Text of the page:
"Survival sex", may be the only way some young people have to provide for themselves - particularly true for those with less access to resources such as people of colour, queer or trans youth.
Most teenagers engaged in survival sex are affected by unsafe homes, unaffordable or dangerous housing, minimal access to employment housing, inaccessible health care including gender affirming health care, mental health resources, as well as poverty, racism, queerphobia, and misogyny.
Some young people are trafficked and violently compelled to have sex, but this isn't true for every young person who sells sex for money, even if the law classifies them the same way. Assuming this is always the case in order to support the perfect victim narrative denies them agency and self-determination and stops them coming up with their own solutions.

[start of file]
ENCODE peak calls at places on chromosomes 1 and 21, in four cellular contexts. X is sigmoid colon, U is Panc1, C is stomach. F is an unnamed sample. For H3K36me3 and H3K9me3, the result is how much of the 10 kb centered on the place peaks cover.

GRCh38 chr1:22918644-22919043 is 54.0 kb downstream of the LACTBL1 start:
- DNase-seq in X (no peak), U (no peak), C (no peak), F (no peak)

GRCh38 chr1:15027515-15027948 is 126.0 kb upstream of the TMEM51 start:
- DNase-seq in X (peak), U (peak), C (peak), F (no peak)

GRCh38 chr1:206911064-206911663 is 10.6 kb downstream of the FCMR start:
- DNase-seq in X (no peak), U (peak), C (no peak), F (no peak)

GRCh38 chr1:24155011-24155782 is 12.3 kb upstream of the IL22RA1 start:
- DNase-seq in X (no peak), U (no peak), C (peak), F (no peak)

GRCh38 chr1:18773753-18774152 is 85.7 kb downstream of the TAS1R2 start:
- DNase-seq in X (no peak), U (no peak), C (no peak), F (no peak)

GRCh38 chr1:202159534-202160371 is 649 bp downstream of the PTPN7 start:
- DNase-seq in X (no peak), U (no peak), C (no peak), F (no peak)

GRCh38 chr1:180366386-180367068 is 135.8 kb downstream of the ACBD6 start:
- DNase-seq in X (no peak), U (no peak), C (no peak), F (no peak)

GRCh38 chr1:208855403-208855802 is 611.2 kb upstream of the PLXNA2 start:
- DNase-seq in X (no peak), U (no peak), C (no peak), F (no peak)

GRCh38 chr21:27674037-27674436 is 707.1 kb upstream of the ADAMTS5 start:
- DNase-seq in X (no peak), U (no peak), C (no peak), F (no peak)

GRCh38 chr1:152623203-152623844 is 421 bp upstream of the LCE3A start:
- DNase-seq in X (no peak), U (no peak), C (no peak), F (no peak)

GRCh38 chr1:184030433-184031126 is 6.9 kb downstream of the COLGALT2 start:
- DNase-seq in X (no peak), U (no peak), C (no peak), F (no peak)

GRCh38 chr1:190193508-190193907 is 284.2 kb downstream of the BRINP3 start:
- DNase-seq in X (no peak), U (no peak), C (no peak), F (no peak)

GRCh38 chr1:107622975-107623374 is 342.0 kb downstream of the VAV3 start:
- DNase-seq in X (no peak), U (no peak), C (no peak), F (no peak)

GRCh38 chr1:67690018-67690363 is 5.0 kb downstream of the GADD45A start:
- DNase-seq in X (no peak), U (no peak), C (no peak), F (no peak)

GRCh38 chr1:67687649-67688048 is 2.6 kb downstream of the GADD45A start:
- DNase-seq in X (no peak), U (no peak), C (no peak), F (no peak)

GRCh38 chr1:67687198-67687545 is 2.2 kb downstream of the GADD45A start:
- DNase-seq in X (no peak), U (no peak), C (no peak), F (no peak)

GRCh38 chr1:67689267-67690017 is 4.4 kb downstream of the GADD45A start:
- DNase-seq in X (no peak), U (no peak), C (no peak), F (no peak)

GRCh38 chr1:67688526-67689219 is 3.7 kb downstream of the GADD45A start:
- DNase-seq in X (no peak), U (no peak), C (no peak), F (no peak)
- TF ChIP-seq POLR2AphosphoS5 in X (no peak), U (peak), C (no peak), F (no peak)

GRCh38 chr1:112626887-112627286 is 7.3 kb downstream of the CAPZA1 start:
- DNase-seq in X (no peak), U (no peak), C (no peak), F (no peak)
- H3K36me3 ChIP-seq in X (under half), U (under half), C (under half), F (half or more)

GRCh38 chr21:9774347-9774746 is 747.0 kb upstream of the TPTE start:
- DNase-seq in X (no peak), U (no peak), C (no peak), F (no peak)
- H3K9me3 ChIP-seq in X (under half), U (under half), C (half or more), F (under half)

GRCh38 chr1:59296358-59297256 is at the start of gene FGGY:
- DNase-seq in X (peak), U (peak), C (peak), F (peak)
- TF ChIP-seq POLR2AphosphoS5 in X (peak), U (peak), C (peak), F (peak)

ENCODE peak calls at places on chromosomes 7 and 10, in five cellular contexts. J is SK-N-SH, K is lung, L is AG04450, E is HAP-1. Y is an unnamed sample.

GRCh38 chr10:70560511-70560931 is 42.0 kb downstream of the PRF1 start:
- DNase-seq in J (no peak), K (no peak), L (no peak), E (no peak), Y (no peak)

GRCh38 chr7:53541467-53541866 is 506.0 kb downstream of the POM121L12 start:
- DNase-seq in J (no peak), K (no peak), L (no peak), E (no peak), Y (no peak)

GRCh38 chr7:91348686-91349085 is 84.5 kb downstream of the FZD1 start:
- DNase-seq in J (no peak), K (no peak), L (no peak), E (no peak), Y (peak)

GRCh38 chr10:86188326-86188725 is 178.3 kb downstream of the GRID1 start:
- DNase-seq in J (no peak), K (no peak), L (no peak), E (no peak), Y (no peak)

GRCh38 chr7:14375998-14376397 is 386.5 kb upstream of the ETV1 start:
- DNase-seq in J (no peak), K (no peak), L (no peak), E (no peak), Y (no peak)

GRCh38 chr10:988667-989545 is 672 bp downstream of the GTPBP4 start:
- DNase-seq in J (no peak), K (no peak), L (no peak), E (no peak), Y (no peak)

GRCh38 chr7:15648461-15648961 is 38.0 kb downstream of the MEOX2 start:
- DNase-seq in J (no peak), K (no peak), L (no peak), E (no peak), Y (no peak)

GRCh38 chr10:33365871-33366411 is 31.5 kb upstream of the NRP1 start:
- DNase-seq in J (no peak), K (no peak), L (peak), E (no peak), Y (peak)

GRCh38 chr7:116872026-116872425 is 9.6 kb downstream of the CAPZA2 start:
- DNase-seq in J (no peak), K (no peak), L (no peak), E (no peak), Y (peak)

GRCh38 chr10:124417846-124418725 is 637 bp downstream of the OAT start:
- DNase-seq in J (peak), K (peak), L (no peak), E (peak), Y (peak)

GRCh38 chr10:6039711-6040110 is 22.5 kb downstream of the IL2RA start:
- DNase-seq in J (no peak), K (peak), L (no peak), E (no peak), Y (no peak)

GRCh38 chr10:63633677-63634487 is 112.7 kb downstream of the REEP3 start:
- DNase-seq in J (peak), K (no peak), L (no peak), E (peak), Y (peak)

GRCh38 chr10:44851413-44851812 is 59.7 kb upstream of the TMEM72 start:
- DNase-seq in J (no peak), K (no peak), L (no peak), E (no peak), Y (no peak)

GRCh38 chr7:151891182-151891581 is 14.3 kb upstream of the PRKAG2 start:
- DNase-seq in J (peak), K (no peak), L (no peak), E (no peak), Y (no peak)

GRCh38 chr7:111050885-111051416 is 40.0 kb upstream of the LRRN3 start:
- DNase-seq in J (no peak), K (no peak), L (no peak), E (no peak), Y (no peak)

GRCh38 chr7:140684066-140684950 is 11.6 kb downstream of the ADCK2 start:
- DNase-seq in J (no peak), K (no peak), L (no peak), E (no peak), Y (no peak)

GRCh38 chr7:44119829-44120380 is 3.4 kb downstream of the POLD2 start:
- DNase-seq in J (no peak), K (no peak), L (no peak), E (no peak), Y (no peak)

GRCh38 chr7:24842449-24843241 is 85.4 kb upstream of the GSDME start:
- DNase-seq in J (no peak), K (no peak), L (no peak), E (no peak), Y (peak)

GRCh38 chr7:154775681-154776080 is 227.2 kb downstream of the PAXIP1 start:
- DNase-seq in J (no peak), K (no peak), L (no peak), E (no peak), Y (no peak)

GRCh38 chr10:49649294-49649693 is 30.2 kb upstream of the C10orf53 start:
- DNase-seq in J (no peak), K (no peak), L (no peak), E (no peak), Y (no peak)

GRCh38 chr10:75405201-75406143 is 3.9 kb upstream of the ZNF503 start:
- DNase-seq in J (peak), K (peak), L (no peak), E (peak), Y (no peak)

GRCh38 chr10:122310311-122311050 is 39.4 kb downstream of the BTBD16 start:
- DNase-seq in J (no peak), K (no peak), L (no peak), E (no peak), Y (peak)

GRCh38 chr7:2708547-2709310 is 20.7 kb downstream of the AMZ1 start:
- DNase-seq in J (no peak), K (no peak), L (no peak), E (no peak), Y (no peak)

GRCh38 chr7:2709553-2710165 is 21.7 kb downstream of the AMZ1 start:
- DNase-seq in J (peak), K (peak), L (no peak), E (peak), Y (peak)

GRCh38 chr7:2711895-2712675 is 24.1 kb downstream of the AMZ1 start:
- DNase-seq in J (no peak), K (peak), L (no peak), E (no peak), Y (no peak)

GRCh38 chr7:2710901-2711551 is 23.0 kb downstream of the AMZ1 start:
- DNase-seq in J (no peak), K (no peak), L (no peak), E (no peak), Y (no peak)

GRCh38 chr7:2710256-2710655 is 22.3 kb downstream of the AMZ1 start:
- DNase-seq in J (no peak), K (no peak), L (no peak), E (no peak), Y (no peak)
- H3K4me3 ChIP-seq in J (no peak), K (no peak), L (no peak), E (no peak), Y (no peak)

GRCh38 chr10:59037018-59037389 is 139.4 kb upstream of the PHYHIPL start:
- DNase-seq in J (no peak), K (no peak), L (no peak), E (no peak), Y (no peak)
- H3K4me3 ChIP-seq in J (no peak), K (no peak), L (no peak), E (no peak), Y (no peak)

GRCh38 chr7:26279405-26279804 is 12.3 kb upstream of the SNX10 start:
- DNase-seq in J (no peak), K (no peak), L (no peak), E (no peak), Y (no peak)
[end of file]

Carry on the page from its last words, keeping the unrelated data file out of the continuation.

Not fitting the perfect-victim narrative leads to people being punished for defending themselves, framed as traffickers or imprisoned under laws supposed to protect them. Victims may be channelled back into foster care or other systems they had fled from, or into treatment that doesn't address the reason that they entered the sex trade. Courts and prisons end up enacting a similar role to that their abusers did, compounding the trauma.
The media and public desire to treat people as perfect victims causes their individual traumas and resilience to be ignored. Perfect victims are required to be submissive, to never have used drugs or committed any crimes and to appear innocent and respectable.
Black women, femmes and trans people historically are particularly subject to court-ordered punishment in response to acts of self-defence.
From “Me Too” to “All of Us”: Organizing to End Sexual Violence without Prisons